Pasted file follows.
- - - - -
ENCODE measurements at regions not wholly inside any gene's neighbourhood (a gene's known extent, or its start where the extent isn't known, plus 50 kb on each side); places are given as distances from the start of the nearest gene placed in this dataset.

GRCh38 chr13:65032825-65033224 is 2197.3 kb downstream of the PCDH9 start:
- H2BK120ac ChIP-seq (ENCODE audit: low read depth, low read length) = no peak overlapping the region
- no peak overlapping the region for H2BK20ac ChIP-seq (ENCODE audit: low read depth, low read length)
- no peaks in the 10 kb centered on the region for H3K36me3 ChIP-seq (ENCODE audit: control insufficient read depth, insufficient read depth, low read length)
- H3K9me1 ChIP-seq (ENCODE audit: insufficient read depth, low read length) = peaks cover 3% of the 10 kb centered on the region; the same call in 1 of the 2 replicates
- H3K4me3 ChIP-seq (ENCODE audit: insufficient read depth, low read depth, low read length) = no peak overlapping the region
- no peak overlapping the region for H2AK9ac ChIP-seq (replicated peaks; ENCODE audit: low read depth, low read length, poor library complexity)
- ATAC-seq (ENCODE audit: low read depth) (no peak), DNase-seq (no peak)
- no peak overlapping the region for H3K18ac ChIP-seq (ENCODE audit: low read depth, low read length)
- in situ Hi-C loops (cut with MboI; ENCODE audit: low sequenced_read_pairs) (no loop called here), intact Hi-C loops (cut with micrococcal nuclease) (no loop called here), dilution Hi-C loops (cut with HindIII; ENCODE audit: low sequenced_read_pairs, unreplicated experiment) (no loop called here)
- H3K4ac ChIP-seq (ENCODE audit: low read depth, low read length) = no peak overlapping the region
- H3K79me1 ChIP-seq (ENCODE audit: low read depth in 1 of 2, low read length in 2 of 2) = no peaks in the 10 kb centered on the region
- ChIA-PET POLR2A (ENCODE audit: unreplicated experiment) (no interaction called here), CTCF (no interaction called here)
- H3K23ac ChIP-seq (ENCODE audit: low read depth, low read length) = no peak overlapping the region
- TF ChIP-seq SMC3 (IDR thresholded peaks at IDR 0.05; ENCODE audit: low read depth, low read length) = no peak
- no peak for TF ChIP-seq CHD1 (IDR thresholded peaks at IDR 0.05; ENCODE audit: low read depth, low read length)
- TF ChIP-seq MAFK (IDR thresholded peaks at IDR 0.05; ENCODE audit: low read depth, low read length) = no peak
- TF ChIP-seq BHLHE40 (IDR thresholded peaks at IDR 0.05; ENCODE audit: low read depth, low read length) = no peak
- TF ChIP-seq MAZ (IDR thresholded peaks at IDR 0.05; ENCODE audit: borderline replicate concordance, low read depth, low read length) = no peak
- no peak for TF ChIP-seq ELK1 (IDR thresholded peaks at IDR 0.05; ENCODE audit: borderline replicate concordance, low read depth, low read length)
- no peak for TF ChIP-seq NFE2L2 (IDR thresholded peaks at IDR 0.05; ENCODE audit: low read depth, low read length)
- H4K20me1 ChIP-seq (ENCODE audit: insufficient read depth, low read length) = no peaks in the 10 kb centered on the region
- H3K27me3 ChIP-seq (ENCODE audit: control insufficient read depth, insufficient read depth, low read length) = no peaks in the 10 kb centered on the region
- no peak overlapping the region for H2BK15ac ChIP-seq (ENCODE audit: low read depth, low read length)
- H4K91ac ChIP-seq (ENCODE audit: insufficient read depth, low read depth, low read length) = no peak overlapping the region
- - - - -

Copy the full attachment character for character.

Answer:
ENCODE measurements at regions not wholly inside any gene's neighbourhood (a gene's known extent, or its start where the extent isn't known, plus 50 kb on each side); places are given as distances from the start of the nearest gene placed in this dataset.

GRCh38 chr13:65032825-65033224 is 2197.3 kb downstream of the PCDH9 start:
- H2BK120ac ChIP-seq (ENCODE audit: low read depth, low read length) = no peak overlapping the region
- no peak overlapping the region for H2BK20ac ChIP-seq (ENCODE audit: low read depth, low read length)
- no peaks in the 10 kb centered on the region for H3K36me3 ChIP-seq (ENCODE audit: control insufficient read depth, insufficient read depth, low read length)
- H3K9me1 ChIP-seq (ENCODE audit: insufficient read depth, low read length) = peaks cover 3% of the 10 kb centered on the region; the same call in 1 of the 2 replicates
- H3K4me3 ChIP-seq (ENCODE audit: insufficient read depth, low read depth, low read length) = no peak overlapping the region
- no peak overlapping the region for H2AK9ac ChIP-seq (replicated peaks; ENCODE audit: low read depth, low read length, poor library complexity)
- ATAC-seq (ENCODE audit: low read depth) (no peak), DNase-seq (no peak)
- no peak overlapping the region for H3K18ac ChIP-seq (ENCODE audit: low read depth, low read length)
- in situ Hi-C loops (cut with MboI; ENCODE audit: low sequenced_read_pairs) (no loop called here), intact Hi-C loops (cut with micrococcal nuclease) (no loop called here), dilution Hi-C loops (cut with HindIII; ENCODE audit: low sequenced_read_pairs, unreplicated experiment) (no loop called here)
- H3K4ac ChIP-seq (ENCODE audit: low read depth, low read length) = no peak overlapping the region
- H3K79me1 ChIP-seq (ENCODE audit: low read depth in 1 of 2, low read length in 2 of 2) = no peaks in the 10 kb centered on the region
- ChIA-PET POLR2A (ENCODE audit: unreplicated experiment) (no interaction called here), CTCF (no interaction called here)
- H3K23ac ChIP-seq (ENCODE audit: low read depth, low read length) = no peak overlapping the region
- TF ChIP-seq SMC3 (IDR thresholded peaks at IDR 0.05; ENCODE audit: low read depth, low read length) = no peak
- no peak for TF ChIP-seq CHD1 (IDR thresholded peaks at IDR 0.05; ENCODE audit: low read depth, low read length)
- TF ChIP-seq MAFK (IDR thresholded peaks at IDR 0.05; ENCODE audit: low read depth, low read length) = no peak
- TF ChIP-seq BHLHE40 (IDR thresholded peaks at IDR 0.05; ENCODE audit: low read depth, low read length) = no peak
- TF ChIP-seq MAZ (IDR thresholded peaks at IDR 0.05; ENCODE audit: borderline replicate concordance, low read depth, low read length) = no peak
- no peak for TF ChIP-seq ELK1 (IDR thresholded peaks at IDR 0.05; ENCODE audit: borderline replicate concordance, low read depth, low read length)
- no peak for TF ChIP-seq NFE2L2 (IDR thresholded peaks at IDR 0.05; ENCODE audit: low read depth, low read length)
- H4K20me1 ChIP-seq (ENCODE audit: insufficient read depth, low read length) = no peaks in the 10 kb centered on the region
- H3K27me3 ChIP-seq (ENCODE audit: control insufficient read depth, insufficient read depth, low read length) = no peaks in the 10 kb centered on the region
- no peak overlapping the region for H2BK15ac ChIP-seq (ENCODE audit: low read depth, low read length)
- H4K91ac ChIP-seq (ENCODE audit: insufficient read depth, low read depth, low read length) = no peak overlapping the region